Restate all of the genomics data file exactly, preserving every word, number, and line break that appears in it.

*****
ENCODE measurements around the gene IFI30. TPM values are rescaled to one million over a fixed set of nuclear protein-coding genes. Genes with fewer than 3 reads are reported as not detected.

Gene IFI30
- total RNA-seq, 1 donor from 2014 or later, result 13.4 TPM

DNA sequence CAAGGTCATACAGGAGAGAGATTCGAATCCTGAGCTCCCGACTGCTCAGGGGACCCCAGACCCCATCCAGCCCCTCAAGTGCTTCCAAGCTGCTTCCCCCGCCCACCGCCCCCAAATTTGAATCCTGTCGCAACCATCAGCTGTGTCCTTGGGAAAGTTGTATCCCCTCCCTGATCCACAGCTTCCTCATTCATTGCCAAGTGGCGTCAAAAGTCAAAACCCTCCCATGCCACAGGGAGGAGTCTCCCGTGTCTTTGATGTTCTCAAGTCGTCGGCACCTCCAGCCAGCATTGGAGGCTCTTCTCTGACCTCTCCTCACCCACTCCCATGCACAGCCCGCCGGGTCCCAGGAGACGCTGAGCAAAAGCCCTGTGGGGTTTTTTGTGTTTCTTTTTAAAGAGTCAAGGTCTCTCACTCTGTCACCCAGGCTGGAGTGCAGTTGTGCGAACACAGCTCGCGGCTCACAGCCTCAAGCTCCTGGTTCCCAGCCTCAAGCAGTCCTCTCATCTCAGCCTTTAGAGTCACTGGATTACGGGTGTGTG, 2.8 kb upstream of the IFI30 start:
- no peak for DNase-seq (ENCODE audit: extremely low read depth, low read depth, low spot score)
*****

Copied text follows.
ENCODE measurements around the gene IFI30. TPM values are rescaled to one million over a fixed set of nuclear protein-coding genes. Genes with fewer than 3 reads are reported as not detected.

Gene IFI30
- total RNA-seq, 1 donor from 2014 or later, result 13.4 TPM

DNA sequence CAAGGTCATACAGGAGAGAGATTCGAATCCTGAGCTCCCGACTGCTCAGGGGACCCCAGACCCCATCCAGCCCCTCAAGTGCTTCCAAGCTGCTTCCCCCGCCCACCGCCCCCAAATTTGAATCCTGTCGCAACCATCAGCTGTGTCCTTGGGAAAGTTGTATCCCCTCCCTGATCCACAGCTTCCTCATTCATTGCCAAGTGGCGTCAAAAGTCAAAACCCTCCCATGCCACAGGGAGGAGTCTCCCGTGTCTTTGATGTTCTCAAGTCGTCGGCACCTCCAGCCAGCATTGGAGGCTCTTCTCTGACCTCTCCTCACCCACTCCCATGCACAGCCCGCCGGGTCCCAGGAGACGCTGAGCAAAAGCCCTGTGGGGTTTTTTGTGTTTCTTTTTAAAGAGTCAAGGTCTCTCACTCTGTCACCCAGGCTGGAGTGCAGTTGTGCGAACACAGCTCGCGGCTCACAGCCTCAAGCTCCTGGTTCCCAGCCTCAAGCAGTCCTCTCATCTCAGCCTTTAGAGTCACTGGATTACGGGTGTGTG, 2.8 kb upstream of the IFI30 start:
- no peak for DNase-seq (ENCODE audit: extremely low read depth, low read depth, low spot score)